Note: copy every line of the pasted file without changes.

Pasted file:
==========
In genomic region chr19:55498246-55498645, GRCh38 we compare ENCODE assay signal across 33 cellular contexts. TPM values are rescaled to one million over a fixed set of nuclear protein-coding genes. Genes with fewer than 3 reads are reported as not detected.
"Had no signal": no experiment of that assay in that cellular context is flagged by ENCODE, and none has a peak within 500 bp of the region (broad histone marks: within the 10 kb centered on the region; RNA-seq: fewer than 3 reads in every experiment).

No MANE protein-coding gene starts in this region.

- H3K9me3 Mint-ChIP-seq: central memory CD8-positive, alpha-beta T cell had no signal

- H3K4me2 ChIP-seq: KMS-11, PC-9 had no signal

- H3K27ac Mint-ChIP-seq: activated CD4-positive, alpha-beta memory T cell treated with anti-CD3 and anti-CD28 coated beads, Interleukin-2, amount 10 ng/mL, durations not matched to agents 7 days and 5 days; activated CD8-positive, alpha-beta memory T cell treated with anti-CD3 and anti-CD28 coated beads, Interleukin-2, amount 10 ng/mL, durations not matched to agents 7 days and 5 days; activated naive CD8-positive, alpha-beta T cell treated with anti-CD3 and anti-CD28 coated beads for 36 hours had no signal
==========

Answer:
In genomic region chr19:55498246-55498645, GRCh38 we compare ENCODE assay signal across 33 cellular contexts. TPM values are rescaled to one million over a fixed set of nuclear protein-coding genes. Genes with fewer than 3 reads are reported as not detected.
"Had no signal": no experiment of that assay in that cellular context is flagged by ENCODE, and none has a peak within 500 bp of the region (broad histone marks: within the 10 kb centered on the region; RNA-seq: fewer than 3 reads in every experiment).

No MANE protein-coding gene starts in this region.

- H3K9me3 Mint-ChIP-seq: central memory CD8-positive, alpha-beta T cell had no signal

- H3K4me2 ChIP-seq: KMS-11, PC-9 had no signal

- H3K27ac Mint-ChIP-seq: activated CD4-positive, alpha-beta memory T cell treated with anti-CD3 and anti-CD28 coated beads, Interleukin-2, amount 10 ng/mL, durations not matched to agents 7 days and 5 days; activated CD8-positive, alpha-beta memory T cell treated with anti-CD3 and anti-CD28 coated beads, Interleukin-2, amount 10 ng/mL, durations not matched to agents 7 days and 5 days; activated naive CD8-positive, alpha-beta T cell treated with anti-CD3 and anti-CD28 coated beads for 36 hours had no signal